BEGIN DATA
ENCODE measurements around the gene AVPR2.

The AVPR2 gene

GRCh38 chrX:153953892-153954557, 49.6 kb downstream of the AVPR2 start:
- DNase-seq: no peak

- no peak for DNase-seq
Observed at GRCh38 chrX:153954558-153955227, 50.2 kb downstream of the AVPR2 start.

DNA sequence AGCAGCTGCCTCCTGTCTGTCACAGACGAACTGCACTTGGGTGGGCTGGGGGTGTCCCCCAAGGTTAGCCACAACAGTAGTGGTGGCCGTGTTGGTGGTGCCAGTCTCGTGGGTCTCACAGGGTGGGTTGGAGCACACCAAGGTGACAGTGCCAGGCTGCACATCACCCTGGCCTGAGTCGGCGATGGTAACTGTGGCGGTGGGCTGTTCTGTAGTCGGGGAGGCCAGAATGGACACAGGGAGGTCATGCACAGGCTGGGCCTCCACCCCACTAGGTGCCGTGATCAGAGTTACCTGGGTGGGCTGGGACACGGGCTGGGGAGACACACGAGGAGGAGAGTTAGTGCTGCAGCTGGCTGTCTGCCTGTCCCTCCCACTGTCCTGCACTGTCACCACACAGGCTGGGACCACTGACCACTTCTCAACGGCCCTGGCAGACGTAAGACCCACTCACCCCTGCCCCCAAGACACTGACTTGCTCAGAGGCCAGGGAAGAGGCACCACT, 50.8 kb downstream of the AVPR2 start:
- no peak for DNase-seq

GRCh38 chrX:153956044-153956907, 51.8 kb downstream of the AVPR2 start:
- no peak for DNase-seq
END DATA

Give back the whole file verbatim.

ENCODE measurements around the gene AVPR2.

The AVPR2 gene

GRCh38 chrX:153953892-153954557, 49.6 kb downstream of the AVPR2 start:
- DNase-seq: no peak

- no peak for DNase-seq
Observed at GRCh38 chrX:153954558-153955227, 50.2 kb downstream of the AVPR2 start.

DNA sequence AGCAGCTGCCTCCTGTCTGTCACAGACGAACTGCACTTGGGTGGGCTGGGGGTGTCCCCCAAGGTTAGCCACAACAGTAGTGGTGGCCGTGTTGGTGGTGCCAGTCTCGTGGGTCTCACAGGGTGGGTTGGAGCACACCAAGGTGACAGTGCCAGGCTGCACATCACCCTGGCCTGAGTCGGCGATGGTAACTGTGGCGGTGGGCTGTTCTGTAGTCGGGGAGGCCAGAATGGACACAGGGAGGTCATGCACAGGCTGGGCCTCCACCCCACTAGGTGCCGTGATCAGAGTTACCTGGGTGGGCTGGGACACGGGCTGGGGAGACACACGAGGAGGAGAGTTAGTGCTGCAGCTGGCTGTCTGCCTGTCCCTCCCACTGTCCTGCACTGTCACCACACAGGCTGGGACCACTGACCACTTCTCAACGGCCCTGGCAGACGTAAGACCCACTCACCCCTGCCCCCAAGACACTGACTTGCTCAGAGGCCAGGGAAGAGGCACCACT, 50.8 kb downstream of the AVPR2 start:
- no peak for DNase-seq

GRCh38 chrX:153956044-153956907, 51.8 kb downstream of the AVPR2 start:
- no peak for DNase-seq